When I woke up that morning and heard the news, my immediate reaction (like NoseMonkey) was "oh, come on". If planes had been blown out of the sky, if Canary Wharf or wherever had come tumbling into dust, if there had been running gun battles at Stansted, I might have been convinced immediately. But the sudden news that a 'plot' had been 'revealed' and that the stable door was rapidly being shut across airports all round the country (even those airports where no horse had been sighted) made me instantly suspicious that this was yet another eye-catching government initiative to rouse us sleepy British citizens from our complacency and drive us into wide-eyed, Labour-voting screaming terror.

If this seems uncharitable, let's remember how many times this government has cried wolf. The terrorist shot on the underground turns out to be not a terrorist at all. The government and police spend a few days assassinating his character (he was an illegal immigrant, he jumped the barrier when challenged, er... well, you just had to look at him, he must have been up to something) before revealing that there was nothing to be concerned about at all, except the death of an innocent man at the hand of over-zealous law enforcers (remember that phrase 'over-zealous', we'll be coming back to it). Then a raid on houses in Forest Gate results in dangerous terrorists being put out of action - or not, just an unfortunate man being shot in the leg (was it?) because he was committing the heinous act of living in his own home and being in possession of a Muslim-sounding name. And I haven't mentioned the 'ricin plot' which got a jolly good going-over in the media before it was quietly revealed that there was no ricin, no possibility of ricin, and nothing at all to get worried about. But the World Cup had probably begun by that point, so people had stopped noticing.

As for 'over-zealous', let's go back to those stable doors. The list of forbidden items being read out on the news made me wonder if, in my sleep, I'd slipped out of this dimension into a comical Orwell-inspired fantasy world in which basically everything is forbidden unless there is specific instruction otherwise. No water bottles, no spectacles cases, no books, no jars of baby food, no mobile phones, no tissues (is that right? To be honest, you could just make up a list of forbidden objects, it would be equally implausible). If you're carrying milk for your baby, you have to taste it in front of them. I was half expecting the newsreader to stop mid-sentence, wink, and say, "naaaah, 's all right, I'm just 'avin' a laugh, ain't I?"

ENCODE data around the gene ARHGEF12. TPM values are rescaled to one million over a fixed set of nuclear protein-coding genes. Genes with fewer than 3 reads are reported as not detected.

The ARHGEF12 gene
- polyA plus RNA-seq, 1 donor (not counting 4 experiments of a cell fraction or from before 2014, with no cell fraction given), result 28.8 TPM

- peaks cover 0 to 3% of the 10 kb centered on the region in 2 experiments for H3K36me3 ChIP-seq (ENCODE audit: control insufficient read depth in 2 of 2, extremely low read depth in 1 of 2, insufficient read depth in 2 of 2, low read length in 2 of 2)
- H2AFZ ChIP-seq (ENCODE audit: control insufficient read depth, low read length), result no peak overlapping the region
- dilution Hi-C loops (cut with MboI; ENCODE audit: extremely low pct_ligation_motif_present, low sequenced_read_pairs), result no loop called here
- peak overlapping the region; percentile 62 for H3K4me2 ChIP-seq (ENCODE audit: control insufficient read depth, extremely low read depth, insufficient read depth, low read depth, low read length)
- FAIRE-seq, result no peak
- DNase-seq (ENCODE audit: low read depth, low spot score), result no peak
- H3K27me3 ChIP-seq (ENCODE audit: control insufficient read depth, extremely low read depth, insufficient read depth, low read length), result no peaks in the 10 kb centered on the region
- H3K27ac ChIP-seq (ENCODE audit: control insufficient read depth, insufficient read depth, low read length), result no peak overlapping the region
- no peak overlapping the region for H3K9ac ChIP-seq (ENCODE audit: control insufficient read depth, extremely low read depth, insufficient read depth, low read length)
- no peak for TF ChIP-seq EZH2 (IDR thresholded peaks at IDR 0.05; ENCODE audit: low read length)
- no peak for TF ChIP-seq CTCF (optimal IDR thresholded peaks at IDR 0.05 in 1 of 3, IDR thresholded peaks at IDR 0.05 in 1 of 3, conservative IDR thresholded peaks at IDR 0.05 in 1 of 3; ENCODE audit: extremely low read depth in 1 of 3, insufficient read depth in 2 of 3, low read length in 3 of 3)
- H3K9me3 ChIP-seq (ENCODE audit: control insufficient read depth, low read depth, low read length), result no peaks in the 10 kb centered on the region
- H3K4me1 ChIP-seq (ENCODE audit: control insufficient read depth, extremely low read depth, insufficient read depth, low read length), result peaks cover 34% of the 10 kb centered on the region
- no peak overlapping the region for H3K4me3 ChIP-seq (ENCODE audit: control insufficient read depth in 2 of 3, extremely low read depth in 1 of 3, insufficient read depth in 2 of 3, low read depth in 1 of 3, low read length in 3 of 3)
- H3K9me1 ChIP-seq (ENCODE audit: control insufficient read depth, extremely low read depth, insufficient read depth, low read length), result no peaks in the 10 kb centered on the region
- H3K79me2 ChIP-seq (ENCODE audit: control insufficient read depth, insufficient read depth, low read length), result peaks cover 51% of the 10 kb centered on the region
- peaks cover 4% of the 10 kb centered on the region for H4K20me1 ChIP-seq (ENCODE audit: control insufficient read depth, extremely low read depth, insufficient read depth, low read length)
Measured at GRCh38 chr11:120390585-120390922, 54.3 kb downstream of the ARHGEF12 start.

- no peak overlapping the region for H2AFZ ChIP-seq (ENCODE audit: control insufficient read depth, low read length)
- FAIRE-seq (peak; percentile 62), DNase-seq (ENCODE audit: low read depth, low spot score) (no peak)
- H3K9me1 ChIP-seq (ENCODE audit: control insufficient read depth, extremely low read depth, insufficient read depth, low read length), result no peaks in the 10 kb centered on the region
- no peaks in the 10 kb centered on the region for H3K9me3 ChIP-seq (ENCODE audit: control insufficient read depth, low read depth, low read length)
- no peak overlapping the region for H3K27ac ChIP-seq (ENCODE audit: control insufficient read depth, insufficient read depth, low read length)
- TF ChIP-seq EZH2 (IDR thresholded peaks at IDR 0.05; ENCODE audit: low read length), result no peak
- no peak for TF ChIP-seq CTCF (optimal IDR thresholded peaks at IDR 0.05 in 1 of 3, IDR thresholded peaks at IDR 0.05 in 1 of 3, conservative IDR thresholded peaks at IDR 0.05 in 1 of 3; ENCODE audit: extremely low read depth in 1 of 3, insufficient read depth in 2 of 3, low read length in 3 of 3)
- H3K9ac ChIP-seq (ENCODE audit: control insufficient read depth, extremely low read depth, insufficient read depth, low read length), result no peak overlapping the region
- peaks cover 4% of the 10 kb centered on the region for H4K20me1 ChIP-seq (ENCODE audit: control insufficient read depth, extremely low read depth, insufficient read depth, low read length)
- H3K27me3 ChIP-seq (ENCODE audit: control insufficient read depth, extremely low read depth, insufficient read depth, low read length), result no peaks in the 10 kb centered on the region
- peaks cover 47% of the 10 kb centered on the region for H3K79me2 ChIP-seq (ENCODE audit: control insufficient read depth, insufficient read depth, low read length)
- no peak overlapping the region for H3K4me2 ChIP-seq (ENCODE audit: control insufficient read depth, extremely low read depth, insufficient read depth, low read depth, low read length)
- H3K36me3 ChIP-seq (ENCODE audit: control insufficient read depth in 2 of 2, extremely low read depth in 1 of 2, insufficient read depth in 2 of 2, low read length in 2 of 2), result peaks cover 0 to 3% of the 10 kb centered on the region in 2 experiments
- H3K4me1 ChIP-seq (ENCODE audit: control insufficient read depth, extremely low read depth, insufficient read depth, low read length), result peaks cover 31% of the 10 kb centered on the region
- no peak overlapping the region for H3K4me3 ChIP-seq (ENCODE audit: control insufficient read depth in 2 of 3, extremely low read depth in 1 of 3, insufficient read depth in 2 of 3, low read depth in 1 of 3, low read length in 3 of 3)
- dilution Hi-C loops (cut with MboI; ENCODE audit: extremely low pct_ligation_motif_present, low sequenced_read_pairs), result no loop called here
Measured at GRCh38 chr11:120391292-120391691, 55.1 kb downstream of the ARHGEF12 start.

Why was the response so absurd? First, it created a huge amount of unnecessary work for security personnel at the airports, frisking and searching passengers who were clearly innocent of anything beyond parking infringements. Second, it caused delays and damage to the airline industry which could not be sustained in the long-term (which is why the regulations have now been relaxed). Third, any security arrangement put in place can be circumvented with enough time and imagination. Unless they were proposing that the next stage be forcing passengers to strip and board planes naked, there was no future for the hand luggage restrictions. Fourth, it created the impression that masses of terrorists were still on the run; strangely, a few days on, with no new arrests made, we're not hearing anything about that now, even though the restrictions have only just been lifted.

I don't - for the moment - doubt that there was a plot. I don't doubt that the security services acted before any harm was done. If all this is indeed the case then they are to be commended for bringing about a successful end to the conspiracy before anyone was killed or even so much as hurt. I do doubt, however, that the timing of the arrests had nothing to do with the Home Secretary's speech to Demos in which he suggested that freedom of expression and movement is going to have to take a back seat indefinitely, in view of the virtual inevitability of another terrorist attack (how prescient of him). I also doubt that it was necessary to throw the country's airports into chaos, imposing risible security checks on harmless objects carried by law-abiding folk, making the whole thing look like a grown man chasing a wasp with a rolled-up newspaper before it's even stung him.

Anyway, one bit of good news: anyone who's come here from NoseMonkey's comments will be relieved to hear that BA have promised me a full refund on my flight.

Much more good stuff on this at the usual places, ie Chicken Yoghurt, Bloggerheads, Bruce Schneier, Diamond Geezer, Rachel, and especially Craig Murray.


Sunday, August 13, 2006